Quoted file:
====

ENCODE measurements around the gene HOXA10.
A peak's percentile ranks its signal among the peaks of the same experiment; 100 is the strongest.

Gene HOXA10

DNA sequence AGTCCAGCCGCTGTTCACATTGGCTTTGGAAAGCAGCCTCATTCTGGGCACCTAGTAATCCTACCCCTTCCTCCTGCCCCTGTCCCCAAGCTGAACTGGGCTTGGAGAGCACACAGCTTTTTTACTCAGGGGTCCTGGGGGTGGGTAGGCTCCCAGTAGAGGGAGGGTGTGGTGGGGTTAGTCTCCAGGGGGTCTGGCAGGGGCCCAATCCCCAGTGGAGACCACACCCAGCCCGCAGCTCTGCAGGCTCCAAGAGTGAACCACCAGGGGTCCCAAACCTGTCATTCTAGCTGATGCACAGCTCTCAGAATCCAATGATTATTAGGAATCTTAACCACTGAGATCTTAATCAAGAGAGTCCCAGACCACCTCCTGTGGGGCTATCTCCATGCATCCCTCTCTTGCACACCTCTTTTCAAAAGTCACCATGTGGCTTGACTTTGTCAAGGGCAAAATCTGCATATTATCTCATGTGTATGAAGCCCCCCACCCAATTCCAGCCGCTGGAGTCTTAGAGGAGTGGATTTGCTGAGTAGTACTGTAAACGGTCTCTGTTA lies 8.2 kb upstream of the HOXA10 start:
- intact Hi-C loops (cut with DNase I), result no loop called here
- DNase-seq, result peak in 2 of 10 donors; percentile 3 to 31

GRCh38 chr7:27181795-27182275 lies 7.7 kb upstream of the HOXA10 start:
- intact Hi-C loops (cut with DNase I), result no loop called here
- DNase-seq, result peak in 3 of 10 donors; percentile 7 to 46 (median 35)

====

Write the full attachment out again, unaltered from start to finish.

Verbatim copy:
ENCODE measurements around the gene HOXA10.
A peak's percentile ranks its signal among the peaks of the same experiment; 100 is the strongest.

Gene HOXA10

DNA sequence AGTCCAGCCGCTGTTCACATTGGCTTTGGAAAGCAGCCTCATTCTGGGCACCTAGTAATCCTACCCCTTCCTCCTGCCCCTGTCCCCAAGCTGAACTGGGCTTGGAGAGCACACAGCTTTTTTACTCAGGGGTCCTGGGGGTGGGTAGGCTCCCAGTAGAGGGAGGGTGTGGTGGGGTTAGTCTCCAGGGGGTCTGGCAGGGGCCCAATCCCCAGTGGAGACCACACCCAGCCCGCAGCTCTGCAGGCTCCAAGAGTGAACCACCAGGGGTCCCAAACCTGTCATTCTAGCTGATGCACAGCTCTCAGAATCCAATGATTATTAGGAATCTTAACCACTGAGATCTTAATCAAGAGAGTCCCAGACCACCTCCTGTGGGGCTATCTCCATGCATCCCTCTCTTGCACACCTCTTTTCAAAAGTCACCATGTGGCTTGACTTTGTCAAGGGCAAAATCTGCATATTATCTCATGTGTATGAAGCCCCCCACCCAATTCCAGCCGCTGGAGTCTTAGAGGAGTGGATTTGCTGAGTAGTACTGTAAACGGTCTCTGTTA lies 8.2 kb upstream of the HOXA10 start:
- intact Hi-C loops (cut with DNase I), result no loop called here
- DNase-seq, result peak in 2 of 10 donors; percentile 3 to 31

GRCh38 chr7:27181795-27182275 lies 7.7 kb upstream of the HOXA10 start:
- intact Hi-C loops (cut with DNase I), result no loop called here
- DNase-seq, result peak in 3 of 10 donors; percentile 7 to 46 (median 35)